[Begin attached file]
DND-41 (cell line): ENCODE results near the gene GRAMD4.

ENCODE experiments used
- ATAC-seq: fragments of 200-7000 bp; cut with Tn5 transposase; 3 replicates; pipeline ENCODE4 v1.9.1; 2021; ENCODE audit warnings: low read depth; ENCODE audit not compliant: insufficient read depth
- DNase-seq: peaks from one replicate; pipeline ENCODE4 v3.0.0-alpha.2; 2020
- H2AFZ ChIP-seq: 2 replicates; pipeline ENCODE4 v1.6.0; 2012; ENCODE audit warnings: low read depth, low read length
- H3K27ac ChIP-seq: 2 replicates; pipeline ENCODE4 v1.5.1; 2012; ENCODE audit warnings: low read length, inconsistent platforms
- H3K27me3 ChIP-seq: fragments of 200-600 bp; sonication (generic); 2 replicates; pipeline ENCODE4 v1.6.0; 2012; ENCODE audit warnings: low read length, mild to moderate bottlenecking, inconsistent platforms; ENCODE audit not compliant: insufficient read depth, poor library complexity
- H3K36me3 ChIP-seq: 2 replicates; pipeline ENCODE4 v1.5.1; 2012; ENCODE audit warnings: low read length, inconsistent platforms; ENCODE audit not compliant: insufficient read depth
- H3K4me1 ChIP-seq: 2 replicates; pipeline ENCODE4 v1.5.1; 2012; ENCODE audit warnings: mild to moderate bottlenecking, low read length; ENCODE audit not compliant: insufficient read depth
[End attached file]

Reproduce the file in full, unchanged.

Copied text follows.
DND-41 (cell line): ENCODE results near the gene GRAMD4.

ENCODE experiments used
- ATAC-seq: fragments of 200-7000 bp; cut with Tn5 transposase; 3 replicates; pipeline ENCODE4 v1.9.1; 2021; ENCODE audit warnings: low read depth; ENCODE audit not compliant: insufficient read depth
- DNase-seq: peaks from one replicate; pipeline ENCODE4 v3.0.0-alpha.2; 2020
- H2AFZ ChIP-seq: 2 replicates; pipeline ENCODE4 v1.6.0; 2012; ENCODE audit warnings: low read depth, low read length
- H3K27ac ChIP-seq: 2 replicates; pipeline ENCODE4 v1.5.1; 2012; ENCODE audit warnings: low read length, inconsistent platforms
- H3K27me3 ChIP-seq: fragments of 200-600 bp; sonication (generic); 2 replicates; pipeline ENCODE4 v1.6.0; 2012; ENCODE audit warnings: low read length, mild to moderate bottlenecking, inconsistent platforms; ENCODE audit not compliant: insufficient read depth, poor library complexity
- H3K36me3 ChIP-seq: 2 replicates; pipeline ENCODE4 v1.5.1; 2012; ENCODE audit warnings: low read length, inconsistent platforms; ENCODE audit not compliant: insufficient read depth
- H3K4me1 ChIP-seq: 2 replicates; pipeline ENCODE4 v1.5.1; 2012; ENCODE audit warnings: mild to moderate bottlenecking, low read length; ENCODE audit not compliant: insufficient read depth